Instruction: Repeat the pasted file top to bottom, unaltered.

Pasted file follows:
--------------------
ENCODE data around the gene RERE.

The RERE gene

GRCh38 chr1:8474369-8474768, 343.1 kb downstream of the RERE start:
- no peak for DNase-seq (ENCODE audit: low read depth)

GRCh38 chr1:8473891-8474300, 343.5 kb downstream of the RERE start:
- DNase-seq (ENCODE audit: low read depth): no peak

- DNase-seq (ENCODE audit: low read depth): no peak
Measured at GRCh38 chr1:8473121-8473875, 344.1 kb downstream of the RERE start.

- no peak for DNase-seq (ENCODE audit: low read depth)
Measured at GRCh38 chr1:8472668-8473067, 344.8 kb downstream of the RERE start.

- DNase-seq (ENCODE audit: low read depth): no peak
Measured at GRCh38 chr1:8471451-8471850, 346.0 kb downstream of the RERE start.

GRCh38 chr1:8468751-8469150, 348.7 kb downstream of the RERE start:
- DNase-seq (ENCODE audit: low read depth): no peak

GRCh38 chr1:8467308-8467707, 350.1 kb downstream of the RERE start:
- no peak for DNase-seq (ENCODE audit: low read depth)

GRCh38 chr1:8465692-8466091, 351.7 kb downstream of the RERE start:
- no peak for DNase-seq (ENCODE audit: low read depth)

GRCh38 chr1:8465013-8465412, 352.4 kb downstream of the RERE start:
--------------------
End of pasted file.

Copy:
ENCODE data around the gene RERE.

The RERE gene

GRCh38 chr1:8474369-8474768, 343.1 kb downstream of the RERE start:
- no peak for DNase-seq (ENCODE audit: low read depth)

GRCh38 chr1:8473891-8474300, 343.5 kb downstream of the RERE start:
- DNase-seq (ENCODE audit: low read depth): no peak

- DNase-seq (ENCODE audit: low read depth): no peak
Measured at GRCh38 chr1:8473121-8473875, 344.1 kb downstream of the RERE start.

- no peak for DNase-seq (ENCODE audit: low read depth)
Measured at GRCh38 chr1:8472668-8473067, 344.8 kb downstream of the RERE start.

- DNase-seq (ENCODE audit: low read depth): no peak
Measured at GRCh38 chr1:8471451-8471850, 346.0 kb downstream of the RERE start.

GRCh38 chr1:8468751-8469150, 348.7 kb downstream of the RERE start:
- DNase-seq (ENCODE audit: low read depth): no peak

GRCh38 chr1:8467308-8467707, 350.1 kb downstream of the RERE start:
- no peak for DNase-seq (ENCODE audit: low read depth)

GRCh38 chr1:8465692-8466091, 351.7 kb downstream of the RERE start:
- no peak for DNase-seq (ENCODE audit: low read depth)

GRCh38 chr1:8465013-8465412, 352.4 kb downstream of the RERE start: